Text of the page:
While the presence of CCTV cameras allow the government to claim it is ensuring animal welfare standards are adhered to, the reality is that the system does not function as the government claims it does. Our investigations show that CCTV is far from sufficient to protect animals from suffering and abuse over and above what they must endure by being sent to slaughter in the first place. It is in fact a smokescreen. It confirms that the presence of CCTV will never ‘protect’ an animal who is going to be killed as protection and slaughter contradict one another.
Over the course of 24 hours, our cameras captured 15 breaches of welfare regulations inside the UK’s largest duck slaughterhouse, Gressingham Foods, a company killing over 150,000 ducks each week for major supermarkets.
Among the breaches were rough handling of birds by their heads, necks, wings and tails, causing them incredible distress. Workers failed to shackle both legs of some ducks, putting immense strain on their delicate joints. Ducks were thrown down a chute without having their vital signs checked to see if they were actually dead. When the kill line stopped, ducks were left hanging upside down from the shackles for up to 14 minutes, even though they legally ought to be unshackled and returned to crates after a maximum of two minutes.
All this occurred within view of Gressingham’s own CCTV cameras.
In the slaughterhouse of Pastures Poultry, a “family-run, award winning poultry farm” raising free-range birds in Northamptonshire, our cameras filmed turkeys and guinea fowls being plucked alive, chickens being dipped in scalding tanks alive and flapping instead of dead as they are supposed to be at that stage, and birds being handled roughly and yanked by their necks while shackled.
Animal farmers in the UK like to talk about small family run businesses being better for animal welfare. But at G. & G. B Hewitt, a small family run slaughterhouse in Chester, neither the presence of CCTV cameras nor an Official Veterinarian stopped workers from abusing the animals.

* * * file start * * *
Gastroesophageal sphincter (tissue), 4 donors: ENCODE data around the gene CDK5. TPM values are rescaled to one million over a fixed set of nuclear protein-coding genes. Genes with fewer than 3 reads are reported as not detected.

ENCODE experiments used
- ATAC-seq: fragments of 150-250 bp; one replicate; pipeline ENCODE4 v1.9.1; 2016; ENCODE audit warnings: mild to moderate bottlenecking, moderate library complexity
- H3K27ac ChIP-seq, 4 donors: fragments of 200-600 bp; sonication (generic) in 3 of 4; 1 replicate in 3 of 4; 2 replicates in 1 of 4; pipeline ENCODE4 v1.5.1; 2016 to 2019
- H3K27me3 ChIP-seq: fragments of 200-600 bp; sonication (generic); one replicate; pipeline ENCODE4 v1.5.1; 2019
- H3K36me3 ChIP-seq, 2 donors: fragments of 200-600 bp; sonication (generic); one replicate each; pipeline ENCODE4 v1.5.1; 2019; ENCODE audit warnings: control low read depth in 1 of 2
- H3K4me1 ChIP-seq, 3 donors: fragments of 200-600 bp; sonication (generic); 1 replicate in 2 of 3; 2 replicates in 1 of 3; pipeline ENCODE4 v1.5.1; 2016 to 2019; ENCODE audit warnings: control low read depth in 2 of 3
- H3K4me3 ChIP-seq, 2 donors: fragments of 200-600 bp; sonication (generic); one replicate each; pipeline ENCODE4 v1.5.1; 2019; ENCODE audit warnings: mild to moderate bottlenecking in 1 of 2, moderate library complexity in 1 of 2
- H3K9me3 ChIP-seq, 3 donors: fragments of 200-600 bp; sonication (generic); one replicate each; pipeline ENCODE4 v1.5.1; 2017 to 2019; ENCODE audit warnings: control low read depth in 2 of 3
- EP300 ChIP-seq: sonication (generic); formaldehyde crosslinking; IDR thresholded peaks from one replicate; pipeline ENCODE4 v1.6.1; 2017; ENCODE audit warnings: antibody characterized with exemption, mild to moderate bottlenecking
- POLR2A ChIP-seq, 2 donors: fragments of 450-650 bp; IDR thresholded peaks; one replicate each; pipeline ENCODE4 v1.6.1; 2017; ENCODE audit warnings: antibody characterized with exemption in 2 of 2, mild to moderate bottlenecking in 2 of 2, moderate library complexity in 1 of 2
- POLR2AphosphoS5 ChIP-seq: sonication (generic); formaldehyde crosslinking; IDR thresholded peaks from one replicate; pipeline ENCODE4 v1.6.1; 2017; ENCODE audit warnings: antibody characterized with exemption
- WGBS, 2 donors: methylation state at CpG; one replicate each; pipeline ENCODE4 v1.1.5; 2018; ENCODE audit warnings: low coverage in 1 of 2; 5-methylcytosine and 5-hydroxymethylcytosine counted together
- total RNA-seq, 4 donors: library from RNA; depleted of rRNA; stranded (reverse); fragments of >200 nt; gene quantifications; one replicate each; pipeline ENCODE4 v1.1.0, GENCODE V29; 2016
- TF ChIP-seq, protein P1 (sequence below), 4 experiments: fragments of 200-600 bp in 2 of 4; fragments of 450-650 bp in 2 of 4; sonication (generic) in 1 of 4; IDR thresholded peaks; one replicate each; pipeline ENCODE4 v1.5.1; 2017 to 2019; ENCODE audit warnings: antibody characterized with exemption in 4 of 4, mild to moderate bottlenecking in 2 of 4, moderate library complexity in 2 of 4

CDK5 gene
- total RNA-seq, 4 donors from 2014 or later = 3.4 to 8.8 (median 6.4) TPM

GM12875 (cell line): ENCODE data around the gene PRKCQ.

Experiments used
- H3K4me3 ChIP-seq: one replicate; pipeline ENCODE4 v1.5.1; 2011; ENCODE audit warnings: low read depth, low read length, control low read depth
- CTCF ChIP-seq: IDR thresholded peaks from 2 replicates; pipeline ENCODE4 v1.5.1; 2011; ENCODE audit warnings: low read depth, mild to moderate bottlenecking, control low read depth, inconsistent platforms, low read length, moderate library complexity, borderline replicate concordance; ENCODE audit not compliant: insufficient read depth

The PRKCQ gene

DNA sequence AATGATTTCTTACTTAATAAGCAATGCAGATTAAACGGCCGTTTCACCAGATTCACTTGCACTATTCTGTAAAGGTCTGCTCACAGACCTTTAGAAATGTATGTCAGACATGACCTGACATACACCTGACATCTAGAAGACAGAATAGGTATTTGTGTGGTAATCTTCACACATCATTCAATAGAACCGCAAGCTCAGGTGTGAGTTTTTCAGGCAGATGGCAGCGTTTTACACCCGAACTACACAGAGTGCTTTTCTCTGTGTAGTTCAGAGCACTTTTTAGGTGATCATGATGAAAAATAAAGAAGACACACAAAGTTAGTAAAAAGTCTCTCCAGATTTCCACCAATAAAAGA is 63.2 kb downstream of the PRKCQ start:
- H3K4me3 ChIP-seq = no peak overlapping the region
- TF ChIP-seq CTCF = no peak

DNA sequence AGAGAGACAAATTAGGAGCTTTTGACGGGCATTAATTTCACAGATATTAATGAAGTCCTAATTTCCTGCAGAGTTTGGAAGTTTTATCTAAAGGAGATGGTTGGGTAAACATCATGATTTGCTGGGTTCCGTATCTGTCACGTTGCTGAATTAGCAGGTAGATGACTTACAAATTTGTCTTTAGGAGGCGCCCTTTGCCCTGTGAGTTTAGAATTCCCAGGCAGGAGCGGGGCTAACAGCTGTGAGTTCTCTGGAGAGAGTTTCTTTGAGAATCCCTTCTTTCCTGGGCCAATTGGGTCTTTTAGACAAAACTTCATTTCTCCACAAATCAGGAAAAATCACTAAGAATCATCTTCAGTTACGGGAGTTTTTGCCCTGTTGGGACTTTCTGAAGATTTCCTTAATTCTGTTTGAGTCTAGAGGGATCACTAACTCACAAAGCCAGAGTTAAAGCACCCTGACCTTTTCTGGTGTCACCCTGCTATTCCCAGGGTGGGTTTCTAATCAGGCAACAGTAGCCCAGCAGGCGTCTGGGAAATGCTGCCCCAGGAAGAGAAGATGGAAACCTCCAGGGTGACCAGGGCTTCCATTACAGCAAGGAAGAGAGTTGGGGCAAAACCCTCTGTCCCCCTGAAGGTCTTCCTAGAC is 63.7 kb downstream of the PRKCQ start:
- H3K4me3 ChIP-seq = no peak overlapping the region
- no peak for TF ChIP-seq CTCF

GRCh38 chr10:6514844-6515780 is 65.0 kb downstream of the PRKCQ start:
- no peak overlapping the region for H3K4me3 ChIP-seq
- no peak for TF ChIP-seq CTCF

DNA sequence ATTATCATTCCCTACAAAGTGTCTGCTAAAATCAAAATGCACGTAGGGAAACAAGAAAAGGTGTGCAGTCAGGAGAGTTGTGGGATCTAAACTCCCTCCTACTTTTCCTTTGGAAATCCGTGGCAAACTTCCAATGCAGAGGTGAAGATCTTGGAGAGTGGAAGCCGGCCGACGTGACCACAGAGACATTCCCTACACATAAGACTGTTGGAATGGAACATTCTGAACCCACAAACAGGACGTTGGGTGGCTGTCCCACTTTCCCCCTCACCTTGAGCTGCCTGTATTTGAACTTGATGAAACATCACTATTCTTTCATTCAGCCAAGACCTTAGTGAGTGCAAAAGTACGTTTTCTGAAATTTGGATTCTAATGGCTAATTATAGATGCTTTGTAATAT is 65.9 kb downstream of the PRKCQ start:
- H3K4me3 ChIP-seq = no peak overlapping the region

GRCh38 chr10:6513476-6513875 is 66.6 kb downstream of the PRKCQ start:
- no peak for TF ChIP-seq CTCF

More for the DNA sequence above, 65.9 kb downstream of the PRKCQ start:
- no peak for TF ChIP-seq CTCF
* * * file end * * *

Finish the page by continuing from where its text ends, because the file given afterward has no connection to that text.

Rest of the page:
Severely lame so-called ‘spent’ dairy cows were caught by our cameras being goaded into the building and the stunning chute even though some struggled to walk. The vet hardly looked up as workers hit and shouted at the cows to force them to move.
Two bulls were attacked for 40 minutes with an electric prod and a pointed stick (which is illegal) by three workers, including the slaughterhouse manager, because they were too frightened to move forward. Sticks and prods were also pushed into the faces, eyes, and rectums of other cows.
Animals were not sufficiently stunned, resulting in sheep and pigs thrashing around whilst hanging upside down, even up until their throats were cut. A staggering 97% of pigs and sheep slaughtered during our filming did not have their throats cut within the 15 second time period stipulated by the Food Standards Agency. The manager also began to ‘dress’ (skin) pigs much sooner than slaughter legislation allows.
CCTV in slaughterhouses does not benefit animals; it allows the government to reassure the public about animal welfare standards without actually making sure they are being met (though we know these standards will never ‘protect’ animals anyway). CCTV footage is not routinely nor randomly seized by governing bodies, and our investigations have shown that government inspectors cannot be relied on to report breaches of welfare legislation. Far from increasing transparency in slaughterhouses, CCTV cameras add to the illusion that the meat industry cares at all about the animals it kills. It is a smokescreen.
For the animals.